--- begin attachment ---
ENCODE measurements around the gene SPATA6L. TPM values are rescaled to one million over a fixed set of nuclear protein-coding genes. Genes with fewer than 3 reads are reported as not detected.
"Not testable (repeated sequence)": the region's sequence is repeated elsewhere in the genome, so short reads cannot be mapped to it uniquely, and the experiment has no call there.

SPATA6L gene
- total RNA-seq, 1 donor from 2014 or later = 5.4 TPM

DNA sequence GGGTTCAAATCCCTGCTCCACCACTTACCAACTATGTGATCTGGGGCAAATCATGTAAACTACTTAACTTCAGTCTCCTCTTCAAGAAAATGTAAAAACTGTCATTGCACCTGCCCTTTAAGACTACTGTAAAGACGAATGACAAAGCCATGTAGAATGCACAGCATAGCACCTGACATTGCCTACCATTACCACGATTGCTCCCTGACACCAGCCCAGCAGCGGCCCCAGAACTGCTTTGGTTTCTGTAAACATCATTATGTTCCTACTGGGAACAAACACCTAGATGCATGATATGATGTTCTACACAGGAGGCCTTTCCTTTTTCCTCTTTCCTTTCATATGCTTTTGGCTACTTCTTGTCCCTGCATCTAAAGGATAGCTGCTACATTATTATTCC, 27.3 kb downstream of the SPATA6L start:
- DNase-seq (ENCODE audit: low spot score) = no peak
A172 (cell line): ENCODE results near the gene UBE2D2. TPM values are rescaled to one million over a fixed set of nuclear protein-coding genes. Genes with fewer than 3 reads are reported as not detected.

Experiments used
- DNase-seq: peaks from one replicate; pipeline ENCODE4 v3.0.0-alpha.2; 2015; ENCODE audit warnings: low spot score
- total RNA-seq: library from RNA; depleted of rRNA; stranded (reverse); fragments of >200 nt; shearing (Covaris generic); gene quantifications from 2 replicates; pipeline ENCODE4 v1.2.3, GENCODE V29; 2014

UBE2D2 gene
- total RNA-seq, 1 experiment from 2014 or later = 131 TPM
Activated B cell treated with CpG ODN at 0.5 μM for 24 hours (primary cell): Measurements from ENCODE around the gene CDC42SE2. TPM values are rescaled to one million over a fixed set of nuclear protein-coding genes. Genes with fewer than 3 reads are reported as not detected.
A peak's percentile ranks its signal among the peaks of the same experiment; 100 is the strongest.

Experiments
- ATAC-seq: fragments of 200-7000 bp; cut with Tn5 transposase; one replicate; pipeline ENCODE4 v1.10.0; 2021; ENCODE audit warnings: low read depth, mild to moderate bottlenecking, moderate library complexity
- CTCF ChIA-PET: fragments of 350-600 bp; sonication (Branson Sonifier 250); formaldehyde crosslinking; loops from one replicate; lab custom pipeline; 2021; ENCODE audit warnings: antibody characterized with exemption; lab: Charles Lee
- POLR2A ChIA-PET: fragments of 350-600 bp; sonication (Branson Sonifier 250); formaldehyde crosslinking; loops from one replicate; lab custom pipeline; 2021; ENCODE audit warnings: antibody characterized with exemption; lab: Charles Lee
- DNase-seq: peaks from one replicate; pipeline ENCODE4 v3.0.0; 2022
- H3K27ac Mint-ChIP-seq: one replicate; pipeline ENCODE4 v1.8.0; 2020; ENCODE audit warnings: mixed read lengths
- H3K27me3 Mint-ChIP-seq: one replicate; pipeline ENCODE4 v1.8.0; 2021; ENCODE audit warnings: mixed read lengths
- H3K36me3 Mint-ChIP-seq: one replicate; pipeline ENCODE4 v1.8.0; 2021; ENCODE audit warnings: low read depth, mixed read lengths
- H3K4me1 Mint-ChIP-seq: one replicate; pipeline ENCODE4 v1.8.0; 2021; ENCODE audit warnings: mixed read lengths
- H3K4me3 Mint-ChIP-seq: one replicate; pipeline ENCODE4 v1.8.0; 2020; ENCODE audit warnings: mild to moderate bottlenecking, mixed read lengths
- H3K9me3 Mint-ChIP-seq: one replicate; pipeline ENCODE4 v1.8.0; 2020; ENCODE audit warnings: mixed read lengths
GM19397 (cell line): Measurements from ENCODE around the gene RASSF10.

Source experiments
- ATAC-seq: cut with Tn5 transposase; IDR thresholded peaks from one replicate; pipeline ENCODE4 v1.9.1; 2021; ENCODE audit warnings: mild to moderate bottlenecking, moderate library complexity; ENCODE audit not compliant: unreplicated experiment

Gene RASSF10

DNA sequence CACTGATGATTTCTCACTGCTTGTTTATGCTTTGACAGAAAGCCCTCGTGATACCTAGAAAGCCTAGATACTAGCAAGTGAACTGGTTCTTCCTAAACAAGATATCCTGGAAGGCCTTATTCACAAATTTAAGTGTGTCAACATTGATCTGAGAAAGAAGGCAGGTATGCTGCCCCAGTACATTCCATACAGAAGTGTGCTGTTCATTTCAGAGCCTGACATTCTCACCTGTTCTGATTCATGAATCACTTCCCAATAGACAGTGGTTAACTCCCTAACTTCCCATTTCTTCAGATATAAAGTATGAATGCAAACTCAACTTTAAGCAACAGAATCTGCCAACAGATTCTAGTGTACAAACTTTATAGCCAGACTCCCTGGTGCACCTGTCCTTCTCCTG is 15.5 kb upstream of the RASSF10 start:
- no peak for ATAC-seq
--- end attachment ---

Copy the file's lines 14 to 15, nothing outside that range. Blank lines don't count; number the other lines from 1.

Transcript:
A peak's percentile ranks its signal among the peaks of the same experiment; 100 is the strongest.

Experiments